After a runner-up finish in the elite bracket of the Portland-area culminating week tournament last season, Sheldon's girls basketball team looked to be a 6A contender this season.
But the Irish's best-laid plans went up in smoke in July when their best player, 6-foot-1 senior guard Danika Starr, suffered a torn ACL while playing for Oregon Elite.
“It was big in the sense that we kind of built everything around her versatility on offense,” Sheldon coach Brian Brancato said of Starr, who could play any position on offense.
If that wasn't enough, Sheldon lost another projected starter to a torn ACL last summer in senior forward Katalina Salave'a. With the lineup in flux, the Irish went 5-7 in the first month of the season.
“We had to throw some young kids in the fire early, and it took them a while to settle down,” Brancato said.
It's taken some time, but it appears that Sheldon (11-8, 4-1 Southwest Conference) is finding its stride. Led by senior guard Paityn Rhode and junior forward Beaux Bruegman, the Irish won six in a row before falling to No. 4 South Medford 52-49 in overtime in a Southwest first-place showdown Saturday.
“We kind of overhauled our offensive philosophy, and whittled our defense down to a protect-the-rim kind of style,” Brancato said. “It's kind of panned out for us. We've progressed quite a bit.”
The narrow home loss to South Medford (16-3, 5-0) showed the team's growth. When the teams met in the final of the culminating week tournament last season, the Irish committed 37 turnovers and lost to the Panthers 64-33.
“We learned a lot from that game,” Brancato said. “We used it as a teaching tool. Obviously, their personnel is a little different than it was last year.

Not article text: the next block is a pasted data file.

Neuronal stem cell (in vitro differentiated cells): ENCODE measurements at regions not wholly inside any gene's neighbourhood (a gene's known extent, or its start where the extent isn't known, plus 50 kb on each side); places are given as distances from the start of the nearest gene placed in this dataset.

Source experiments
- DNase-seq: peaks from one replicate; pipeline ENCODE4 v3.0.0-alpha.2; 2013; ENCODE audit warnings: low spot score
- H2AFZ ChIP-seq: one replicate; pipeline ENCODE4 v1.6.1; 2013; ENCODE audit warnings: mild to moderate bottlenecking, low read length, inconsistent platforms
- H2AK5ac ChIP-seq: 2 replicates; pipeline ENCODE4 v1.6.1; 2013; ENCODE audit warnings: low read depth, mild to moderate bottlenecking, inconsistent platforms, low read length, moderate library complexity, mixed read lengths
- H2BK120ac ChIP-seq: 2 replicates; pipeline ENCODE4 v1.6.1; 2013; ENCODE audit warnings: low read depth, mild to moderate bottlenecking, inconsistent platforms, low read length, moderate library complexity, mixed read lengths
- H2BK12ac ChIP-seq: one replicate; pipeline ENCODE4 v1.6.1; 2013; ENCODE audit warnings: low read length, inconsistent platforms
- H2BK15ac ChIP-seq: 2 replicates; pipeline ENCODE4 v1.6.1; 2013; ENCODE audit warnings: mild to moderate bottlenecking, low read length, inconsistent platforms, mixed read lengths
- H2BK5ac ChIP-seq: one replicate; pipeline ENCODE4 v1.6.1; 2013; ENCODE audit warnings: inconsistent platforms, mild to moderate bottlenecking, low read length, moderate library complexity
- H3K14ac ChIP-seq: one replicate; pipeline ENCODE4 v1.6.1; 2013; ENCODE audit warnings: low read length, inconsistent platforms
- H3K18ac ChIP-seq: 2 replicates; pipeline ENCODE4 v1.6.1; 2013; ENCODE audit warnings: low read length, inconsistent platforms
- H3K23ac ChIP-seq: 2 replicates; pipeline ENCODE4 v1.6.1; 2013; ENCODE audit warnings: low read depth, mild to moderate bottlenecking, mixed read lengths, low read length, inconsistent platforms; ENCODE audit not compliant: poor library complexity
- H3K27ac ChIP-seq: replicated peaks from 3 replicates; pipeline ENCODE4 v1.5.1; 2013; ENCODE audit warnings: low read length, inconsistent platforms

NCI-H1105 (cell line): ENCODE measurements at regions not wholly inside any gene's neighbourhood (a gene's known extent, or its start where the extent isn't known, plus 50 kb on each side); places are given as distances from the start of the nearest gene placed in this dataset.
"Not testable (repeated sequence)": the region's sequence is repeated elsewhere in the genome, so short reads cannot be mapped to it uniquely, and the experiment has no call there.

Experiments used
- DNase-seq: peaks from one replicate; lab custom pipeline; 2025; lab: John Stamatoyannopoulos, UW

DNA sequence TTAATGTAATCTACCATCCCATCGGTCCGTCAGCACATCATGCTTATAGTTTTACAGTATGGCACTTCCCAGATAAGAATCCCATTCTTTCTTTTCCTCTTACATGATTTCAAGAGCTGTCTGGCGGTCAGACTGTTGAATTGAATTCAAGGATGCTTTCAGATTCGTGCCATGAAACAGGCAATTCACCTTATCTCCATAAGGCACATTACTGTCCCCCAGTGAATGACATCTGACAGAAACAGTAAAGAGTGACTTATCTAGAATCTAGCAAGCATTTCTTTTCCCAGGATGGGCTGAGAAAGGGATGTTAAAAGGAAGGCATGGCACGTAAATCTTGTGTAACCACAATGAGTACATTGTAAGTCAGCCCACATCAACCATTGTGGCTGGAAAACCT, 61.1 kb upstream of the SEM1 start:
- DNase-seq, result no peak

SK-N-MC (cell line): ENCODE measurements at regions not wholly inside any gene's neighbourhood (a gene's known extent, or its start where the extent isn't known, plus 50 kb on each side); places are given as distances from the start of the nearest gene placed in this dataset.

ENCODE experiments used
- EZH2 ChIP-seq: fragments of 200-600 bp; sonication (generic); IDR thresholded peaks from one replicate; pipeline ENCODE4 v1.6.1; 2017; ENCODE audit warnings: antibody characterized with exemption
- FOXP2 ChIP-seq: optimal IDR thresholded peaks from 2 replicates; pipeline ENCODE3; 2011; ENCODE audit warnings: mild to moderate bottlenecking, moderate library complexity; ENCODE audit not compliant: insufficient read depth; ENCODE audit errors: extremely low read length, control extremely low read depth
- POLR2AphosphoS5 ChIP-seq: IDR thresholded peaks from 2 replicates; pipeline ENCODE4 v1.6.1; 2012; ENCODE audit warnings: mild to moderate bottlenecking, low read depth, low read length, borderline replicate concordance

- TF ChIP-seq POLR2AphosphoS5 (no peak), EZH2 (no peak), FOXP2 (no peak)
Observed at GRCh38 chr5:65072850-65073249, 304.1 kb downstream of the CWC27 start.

“Our kids bought into the changes we've made. They were confident going into South Medford. They feel good about the way they played. I think they're disappointed they didn't come out with a victory.”
Sheldon led South Medford by four points in the fourth quarter before going into overtime. Panthers junior Donovyn Hunter made a three-pointer to start overtime – her fifth triple after halftime – and the Irish were unable to regain the lead.
“It was a battle the whole way,” Brancato said.
Hunter scored 25 points to lead South Medford. Rhode scored 16 points for Sheldon, which also got 12 points from Bruegman and 10 points from freshman guard Diamond Wright.
Rhode is shouldering more of the scoring load this season, averaging 16.9 points and shooting 47 percent from three-point range.
“She's one of those kids that's played behind all-conference guards all her career, and when she finally got a shot, she's blossomed,” Brancato said.
Bruegman, who averages 11.5 points and leads Sheldon in rebounding, is the team's glue, according to Brancato. The 6-0 Wright (10.0 points) and sophomore guard Kinley Pappas have become key contributors in their first varsity seasons.
It hasn't been easy, but the team is adjusting to the loss of Starr.
“It was a big mental thing for our team,” Brancato said. “The combination of having to change the way we played and the younger kids having to play a lot of minutes early was a big part of our struggles. It knocked us off our rocker for the first few weeks.”